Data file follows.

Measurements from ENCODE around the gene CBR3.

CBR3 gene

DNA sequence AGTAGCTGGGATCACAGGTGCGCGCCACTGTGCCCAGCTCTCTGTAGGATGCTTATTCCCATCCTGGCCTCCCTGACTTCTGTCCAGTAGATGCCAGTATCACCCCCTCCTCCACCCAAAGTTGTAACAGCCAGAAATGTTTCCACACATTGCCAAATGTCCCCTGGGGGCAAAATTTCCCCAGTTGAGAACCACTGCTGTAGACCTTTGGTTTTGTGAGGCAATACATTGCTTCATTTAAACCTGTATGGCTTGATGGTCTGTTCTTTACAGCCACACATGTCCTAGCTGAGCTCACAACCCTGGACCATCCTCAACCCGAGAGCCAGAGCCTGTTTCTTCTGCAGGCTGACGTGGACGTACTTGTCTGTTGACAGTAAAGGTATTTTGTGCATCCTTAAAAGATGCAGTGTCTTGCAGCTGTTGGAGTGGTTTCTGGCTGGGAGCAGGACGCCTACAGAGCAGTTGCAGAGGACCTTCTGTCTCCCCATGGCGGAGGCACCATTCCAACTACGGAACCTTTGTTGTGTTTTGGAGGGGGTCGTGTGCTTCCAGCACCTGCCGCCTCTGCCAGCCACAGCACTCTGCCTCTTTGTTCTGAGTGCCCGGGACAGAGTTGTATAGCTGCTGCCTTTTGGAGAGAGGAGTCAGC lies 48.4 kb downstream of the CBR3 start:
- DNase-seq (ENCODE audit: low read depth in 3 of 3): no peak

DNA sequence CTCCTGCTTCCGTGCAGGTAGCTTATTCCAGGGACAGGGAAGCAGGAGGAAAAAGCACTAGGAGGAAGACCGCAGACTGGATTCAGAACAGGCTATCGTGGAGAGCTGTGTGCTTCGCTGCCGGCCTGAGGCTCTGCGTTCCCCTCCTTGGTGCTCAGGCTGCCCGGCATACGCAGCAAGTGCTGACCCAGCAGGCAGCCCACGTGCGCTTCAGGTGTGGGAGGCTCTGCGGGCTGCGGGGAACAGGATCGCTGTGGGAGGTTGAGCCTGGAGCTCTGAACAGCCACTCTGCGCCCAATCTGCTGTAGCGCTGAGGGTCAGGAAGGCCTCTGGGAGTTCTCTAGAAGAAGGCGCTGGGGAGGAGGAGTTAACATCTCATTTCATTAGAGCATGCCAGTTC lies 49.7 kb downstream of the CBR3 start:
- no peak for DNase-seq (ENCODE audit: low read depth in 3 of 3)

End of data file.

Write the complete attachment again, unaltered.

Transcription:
Measurements from ENCODE around the gene CBR3.

CBR3 gene

DNA sequence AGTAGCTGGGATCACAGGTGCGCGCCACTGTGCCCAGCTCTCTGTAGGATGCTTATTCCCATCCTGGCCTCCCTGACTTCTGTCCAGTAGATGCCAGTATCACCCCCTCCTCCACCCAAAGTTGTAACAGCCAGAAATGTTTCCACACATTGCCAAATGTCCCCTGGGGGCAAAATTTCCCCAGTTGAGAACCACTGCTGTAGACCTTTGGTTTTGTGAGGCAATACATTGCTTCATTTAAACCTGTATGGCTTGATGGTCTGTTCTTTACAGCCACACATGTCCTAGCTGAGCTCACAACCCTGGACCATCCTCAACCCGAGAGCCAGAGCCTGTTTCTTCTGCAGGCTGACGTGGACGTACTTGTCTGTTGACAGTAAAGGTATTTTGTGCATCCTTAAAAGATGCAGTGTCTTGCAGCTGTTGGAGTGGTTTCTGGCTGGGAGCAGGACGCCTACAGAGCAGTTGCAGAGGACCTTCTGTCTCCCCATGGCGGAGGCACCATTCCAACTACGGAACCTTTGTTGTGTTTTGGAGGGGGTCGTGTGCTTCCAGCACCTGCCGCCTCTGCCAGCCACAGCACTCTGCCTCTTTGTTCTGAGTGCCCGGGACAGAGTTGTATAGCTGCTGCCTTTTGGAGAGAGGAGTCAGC lies 48.4 kb downstream of the CBR3 start:
- DNase-seq (ENCODE audit: low read depth in 3 of 3): no peak

DNA sequence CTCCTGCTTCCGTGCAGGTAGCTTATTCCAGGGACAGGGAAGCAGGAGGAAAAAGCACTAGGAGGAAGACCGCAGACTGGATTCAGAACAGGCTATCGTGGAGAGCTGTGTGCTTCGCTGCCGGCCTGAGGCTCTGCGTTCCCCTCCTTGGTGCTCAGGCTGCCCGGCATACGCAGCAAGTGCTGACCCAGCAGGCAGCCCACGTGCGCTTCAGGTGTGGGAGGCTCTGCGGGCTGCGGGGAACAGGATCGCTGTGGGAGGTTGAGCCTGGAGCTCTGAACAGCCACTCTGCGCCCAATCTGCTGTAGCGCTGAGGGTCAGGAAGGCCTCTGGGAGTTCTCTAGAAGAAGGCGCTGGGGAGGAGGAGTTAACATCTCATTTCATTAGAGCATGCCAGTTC lies 49.7 kb downstream of the CBR3 start:
- no peak for DNase-seq (ENCODE audit: low read depth in 3 of 3)